In an unforgettable season for many reasons, there was one final sting in the tail. On 26 May, Liverpool fans packed Anfield in the almost certain knowledge their heroes will complete a league and cup double. What followed was one of the clubs most incredible matches in English football history, Michael Thomas scoring a still scarcely believable injury-time goal to grab the title for Arsenal. Liverpool have arguably never been the same since.
The 1989/90 campaign saw Whelan’s and, to date, Liverpool’s last league title. At times Liverpool played champagne football reminiscent of the previous two years. In a 2-1 at Old Trafford in April, Whelan scored a carbon copy of his 1985 semi-final equaliser against Manchester United, except this time it was past Grobbelaar; even his own goals were spectacular.
With another title in the bag, it looked like normal service had resumed – except it hadn’t. The mental toll of Hillsborough – and in a football sense the defeat by Arsenal the previous season – on many of the players, and particularly the manager, meant this would prove to be the final hurrah for a team that had gorged on success for two decades. Few could have foreseen the famine that was to come.
In the early 1990s, after Dalglish’s departure, injuries began to seriously restrict Whelan’s playing time just as Liverpool themselves lost their aura of invincibility. His finest years, it turned out, had coincided perfectly with the club’s greatest era.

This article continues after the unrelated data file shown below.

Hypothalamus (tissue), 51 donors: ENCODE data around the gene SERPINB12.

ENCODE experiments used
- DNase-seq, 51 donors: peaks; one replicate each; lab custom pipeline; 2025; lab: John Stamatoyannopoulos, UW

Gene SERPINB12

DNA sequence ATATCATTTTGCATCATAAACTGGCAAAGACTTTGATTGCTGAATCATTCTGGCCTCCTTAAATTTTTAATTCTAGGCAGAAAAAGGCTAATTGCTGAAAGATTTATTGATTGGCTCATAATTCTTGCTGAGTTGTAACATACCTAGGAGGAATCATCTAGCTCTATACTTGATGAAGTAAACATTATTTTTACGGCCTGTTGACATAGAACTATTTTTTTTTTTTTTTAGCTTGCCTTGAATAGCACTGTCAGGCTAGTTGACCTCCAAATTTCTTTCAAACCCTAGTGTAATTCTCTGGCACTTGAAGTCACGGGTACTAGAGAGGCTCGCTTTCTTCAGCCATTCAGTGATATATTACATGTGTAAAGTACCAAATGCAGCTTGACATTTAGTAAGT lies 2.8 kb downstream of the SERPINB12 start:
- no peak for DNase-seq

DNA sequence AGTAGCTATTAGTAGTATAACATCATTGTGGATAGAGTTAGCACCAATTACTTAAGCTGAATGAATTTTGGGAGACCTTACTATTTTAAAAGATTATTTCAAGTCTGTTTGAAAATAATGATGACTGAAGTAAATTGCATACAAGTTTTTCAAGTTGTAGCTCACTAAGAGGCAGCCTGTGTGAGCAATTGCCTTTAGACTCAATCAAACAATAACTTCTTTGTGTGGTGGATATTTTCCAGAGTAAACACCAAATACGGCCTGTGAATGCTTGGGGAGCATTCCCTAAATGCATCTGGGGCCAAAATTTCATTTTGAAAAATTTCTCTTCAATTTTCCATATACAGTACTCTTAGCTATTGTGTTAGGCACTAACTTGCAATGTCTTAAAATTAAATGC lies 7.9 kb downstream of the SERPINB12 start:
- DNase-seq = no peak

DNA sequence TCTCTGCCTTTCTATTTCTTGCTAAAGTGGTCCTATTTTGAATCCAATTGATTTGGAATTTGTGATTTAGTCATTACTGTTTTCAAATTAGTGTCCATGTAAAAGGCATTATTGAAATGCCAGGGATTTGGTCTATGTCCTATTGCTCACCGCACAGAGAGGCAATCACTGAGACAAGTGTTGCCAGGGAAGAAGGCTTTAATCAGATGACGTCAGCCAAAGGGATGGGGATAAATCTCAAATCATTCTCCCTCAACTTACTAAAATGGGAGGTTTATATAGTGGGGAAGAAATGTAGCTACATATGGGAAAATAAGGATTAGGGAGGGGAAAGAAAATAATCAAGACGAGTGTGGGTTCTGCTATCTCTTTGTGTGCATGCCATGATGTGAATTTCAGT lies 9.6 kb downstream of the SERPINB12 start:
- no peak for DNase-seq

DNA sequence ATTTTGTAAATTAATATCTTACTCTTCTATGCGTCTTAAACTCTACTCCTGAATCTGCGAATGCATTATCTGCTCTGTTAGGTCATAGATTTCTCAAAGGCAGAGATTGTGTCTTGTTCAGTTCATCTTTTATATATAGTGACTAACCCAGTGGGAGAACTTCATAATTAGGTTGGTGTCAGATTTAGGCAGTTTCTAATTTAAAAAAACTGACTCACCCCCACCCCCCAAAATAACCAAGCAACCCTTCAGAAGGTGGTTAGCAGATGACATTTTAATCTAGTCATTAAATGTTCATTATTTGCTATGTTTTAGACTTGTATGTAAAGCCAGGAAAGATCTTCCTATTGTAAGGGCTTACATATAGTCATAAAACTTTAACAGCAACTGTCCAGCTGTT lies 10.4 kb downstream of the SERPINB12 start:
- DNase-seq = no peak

Curiously, Whelan’s international career never hit the heights of his club one, despite being – alongside Mark Lawrenson and later Ray Houghton and John Aldridge – one of the highest profile Irish players of the 1980s thanks to Liverpool’s exploits.
He was, before the emergence of Roy Keane and Denis Irwin at Manchester United, by some distance the Republic of Ireland’s most decorated player. Today, his tally of 19 club trophies is shared by the Old Trafford duo.
When Jack Charlton took over as manager of the Republic of Ireland in 1985, Whelan was expected to be one of the first names on his teamsheet, injuries permitting. He was certainly one of the stars of the 1988 Euros, playing a big part in a famous 1-0 over England and scoring one of Ireland’s most celebrated goals a few days later.
In the second group match against the Soviet Union, Whelan, loitering outside the penalty area, executed a superb left-footed volley from Mick McCarthy’s long throw past the world’s finest goalkeeper at the time, Rinat Dasayev. It briefly raised hopes of a second 1-0 win at the tournament. In the end it was only enough for a 1-1 draw, but more than enough to win him cult status among the celebrating Irish fans.
Sadly, Ireland’s style of play would prove too direct for someone used to possession football at club level. Charlton’s ethos was simple and was followed religiously by his disciples. The defenders would pump the ball up to the targets of Niall Quinn, Tony Cascarino or John Aldridge; the midfielders would overwhelm panicked opposition defenders to claim second phase possession. “Put them under pressure,” went Charlton’s battle cry. Unashamedly route one; undeniably successful.
It meant that ball-playing midfielders were often bypassed by the supply of long passes to the front men. Whelan, the intelligent playmaker, was often reduced to just another workhorse alongside fine but less talented players like John Sheridan and Andy Townsend.